A few years back a beautiful video of these Colobus Monkeys jumping through the tree tops caught my attention.
When you see something black with flashes of white ‘flying’ through the trees it’s most likely a Colobus Monkey.
Probably one of the prettiest monkeys. Their white flowing fringe and long tasseled tail really sets them apart. Besides that, the Colobus Monkeys don’t have a thumb like other monkeys do.
The Colobus Conservation Trust is located on a popular stretch of beach south of Mombasa, Kenya. The community of Diani, with its white beaches, warm water and intriguing tidal pools attracts tourists from around the world. Among all the human activity, and what’s left of the natural habitat, Colobus monkeys make their home.
According to Kelly, the manager of the Colobus Conservation Trust, over the last 20 years their education efforts have paid off. Unlike Vervets who constantly get themselves in trouble with humans, the Colobus is not deemed a pest. Colobus don’t raid open kitchens and sneak food off picnic tables like their grey cousins. Addressing human wildlife conflict issues has been and still is a major focus for the Colobus Conservation Trust.
During our days camping on the beach both Colobus and Vervets were present. While Vervets grabbed a bag of potatoes from our neighbor and romped through the rubbish bins every morning, Colobus monkeys stayed high up in the trees feeding on wild fruit. This of course makes it much easier for the folk at the Colobus Conservation Trust to convince their neighbors and surrounding communities to leave the Colobus be.
Their biggest threat to survival is habitat loss. Kelly and her team, like Moses in Uganda, spend much time talking to people in Diani and surrounding areas to preserve the trees.
On the day of our visit to the Colobus Monkey Trust we chatted with Kelly and most of the center staff. We learned that during the 20 years of the center’s existence only one orphaned Colobus monkey has been successfully hand raised. Unlike Vervet babies who do well with their human ‘mommies’ (at least at Bambelela.) This challenge has required that the staff here become expert at returning Colobus monkeys to their wild troop as quickly as possible. Kelly assures us that this quick rehab and release has been quite successful over the years.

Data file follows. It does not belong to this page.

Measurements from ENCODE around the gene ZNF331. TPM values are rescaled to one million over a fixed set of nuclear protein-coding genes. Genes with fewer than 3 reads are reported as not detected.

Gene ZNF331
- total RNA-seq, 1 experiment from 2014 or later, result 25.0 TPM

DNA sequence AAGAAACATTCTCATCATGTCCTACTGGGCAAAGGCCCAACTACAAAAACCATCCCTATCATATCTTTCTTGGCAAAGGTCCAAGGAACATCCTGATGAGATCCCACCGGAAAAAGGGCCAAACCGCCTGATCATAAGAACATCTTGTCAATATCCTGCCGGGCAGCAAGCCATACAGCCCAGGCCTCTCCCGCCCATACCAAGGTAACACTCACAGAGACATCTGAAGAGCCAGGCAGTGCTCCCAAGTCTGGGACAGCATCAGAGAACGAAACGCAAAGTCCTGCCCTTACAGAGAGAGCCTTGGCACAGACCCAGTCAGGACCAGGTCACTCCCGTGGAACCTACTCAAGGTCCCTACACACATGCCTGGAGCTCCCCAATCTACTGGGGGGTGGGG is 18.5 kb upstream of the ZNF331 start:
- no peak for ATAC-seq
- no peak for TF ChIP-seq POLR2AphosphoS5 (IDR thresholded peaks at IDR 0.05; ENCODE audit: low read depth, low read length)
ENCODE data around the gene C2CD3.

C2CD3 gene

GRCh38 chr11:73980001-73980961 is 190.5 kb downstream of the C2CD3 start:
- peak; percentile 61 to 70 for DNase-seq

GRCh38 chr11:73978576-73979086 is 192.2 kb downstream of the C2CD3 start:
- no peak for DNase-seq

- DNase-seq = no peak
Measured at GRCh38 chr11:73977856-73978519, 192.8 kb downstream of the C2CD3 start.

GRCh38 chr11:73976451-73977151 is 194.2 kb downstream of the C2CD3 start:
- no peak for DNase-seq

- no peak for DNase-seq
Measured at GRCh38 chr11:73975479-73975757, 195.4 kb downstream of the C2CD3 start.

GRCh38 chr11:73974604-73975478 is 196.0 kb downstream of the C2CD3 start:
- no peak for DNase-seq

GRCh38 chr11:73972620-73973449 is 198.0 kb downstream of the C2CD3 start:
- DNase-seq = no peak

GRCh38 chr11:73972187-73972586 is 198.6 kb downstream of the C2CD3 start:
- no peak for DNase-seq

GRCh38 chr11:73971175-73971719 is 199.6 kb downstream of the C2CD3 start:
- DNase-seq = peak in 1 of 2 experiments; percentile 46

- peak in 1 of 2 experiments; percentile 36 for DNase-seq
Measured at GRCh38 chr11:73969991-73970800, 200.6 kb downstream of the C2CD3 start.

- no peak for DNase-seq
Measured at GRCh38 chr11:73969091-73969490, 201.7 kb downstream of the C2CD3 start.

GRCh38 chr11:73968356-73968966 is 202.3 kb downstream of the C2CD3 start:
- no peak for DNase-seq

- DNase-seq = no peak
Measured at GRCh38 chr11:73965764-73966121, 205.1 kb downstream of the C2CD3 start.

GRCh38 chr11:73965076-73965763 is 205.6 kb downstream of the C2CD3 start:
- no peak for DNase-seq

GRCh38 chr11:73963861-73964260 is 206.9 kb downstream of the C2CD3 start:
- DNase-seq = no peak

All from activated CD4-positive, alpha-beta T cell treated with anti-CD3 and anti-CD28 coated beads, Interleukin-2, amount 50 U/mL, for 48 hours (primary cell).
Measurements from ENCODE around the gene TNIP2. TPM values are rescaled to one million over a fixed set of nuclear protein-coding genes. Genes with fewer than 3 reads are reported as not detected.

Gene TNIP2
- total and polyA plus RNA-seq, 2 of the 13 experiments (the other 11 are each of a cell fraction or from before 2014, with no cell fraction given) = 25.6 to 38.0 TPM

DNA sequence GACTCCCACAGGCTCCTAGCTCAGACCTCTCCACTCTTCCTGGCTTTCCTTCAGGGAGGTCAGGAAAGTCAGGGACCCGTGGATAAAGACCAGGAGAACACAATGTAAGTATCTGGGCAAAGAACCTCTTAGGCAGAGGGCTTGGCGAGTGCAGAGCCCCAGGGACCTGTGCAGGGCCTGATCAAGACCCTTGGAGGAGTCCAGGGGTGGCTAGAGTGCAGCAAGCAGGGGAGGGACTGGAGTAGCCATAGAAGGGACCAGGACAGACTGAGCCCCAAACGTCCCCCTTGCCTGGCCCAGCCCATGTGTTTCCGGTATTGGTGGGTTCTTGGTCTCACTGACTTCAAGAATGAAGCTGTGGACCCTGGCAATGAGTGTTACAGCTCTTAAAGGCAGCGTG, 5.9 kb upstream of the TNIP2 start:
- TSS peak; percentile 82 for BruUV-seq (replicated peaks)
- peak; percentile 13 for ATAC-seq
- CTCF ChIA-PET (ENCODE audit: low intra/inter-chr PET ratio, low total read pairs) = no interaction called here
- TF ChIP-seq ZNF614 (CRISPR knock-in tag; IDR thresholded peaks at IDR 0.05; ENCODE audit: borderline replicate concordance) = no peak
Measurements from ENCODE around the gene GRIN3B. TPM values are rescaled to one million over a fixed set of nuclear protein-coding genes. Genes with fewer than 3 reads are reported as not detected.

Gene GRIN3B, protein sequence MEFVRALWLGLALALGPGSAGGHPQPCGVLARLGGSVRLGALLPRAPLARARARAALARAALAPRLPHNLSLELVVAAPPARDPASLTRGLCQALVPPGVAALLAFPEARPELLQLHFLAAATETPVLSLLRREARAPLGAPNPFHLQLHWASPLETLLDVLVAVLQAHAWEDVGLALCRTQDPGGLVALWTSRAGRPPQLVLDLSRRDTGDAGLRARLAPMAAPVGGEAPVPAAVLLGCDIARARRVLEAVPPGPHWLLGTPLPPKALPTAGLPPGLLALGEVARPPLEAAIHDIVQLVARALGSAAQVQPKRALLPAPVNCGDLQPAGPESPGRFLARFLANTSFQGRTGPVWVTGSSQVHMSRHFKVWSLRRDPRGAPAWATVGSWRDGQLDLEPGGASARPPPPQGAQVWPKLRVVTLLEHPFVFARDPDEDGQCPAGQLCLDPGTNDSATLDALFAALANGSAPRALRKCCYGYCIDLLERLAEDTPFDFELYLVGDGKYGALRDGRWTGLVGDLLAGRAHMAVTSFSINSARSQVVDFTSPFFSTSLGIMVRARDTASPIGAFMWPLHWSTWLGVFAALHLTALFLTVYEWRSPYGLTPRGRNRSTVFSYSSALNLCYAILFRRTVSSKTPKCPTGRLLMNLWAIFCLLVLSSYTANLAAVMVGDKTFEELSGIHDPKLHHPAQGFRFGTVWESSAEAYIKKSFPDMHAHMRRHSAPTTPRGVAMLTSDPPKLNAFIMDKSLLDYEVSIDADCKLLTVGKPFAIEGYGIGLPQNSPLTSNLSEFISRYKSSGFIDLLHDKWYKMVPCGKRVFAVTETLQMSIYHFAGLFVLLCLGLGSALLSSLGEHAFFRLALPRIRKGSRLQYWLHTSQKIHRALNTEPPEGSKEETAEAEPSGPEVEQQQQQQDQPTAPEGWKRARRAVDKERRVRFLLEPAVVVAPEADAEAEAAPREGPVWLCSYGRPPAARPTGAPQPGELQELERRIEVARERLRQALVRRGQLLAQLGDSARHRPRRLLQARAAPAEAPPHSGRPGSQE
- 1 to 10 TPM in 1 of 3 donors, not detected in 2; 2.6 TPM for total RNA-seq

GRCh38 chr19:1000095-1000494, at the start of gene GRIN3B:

That’s why we don’t see the ‘normal’ large enclosures for the various stages of rehabilitation. There are really only smaller enclosures used for quarantine, evaluation and bonding. These house well cared for and beautiful Colobus (and a few rescued Vervets and Sykes.)
Seeing an almost empty center is good and bad.
Good, because Colobus are being effectively kept alive and safe in nature. The team here works hard at this, going as far as installing quasi rope ladders across the busy highway for safe passage, which the monkeys actually use.
During our visit we see a mother and her two week old snow white baby in the trees. New born Colobus Monkeys are born white. Also, a motley troop of wild Vervets and Sykes find our Land Rover fascinating to explore.
Bad, because to this point finding just the right ‘formula’ to keep any injured or orphaned Colobus youngsters alive has been elusive. Apparently, unlike Vervets, Colobus monkeys have more sensitive stomachs and psyches.
Kelly walks us around. At the same time a small group of tourists arrive for an Eco Trail tour. To help support the center daily walks bring in tourists and local school groups. These educational walks are both engaging and inspirational as visitors leave with a love and new respect for this beautiful primate.
Our hat off to the Colobus Conservation Trust, and all those we met who work there. And, for 20 dedicated years of preserving and protecting the Colobus Monkey in Diani, Kenya.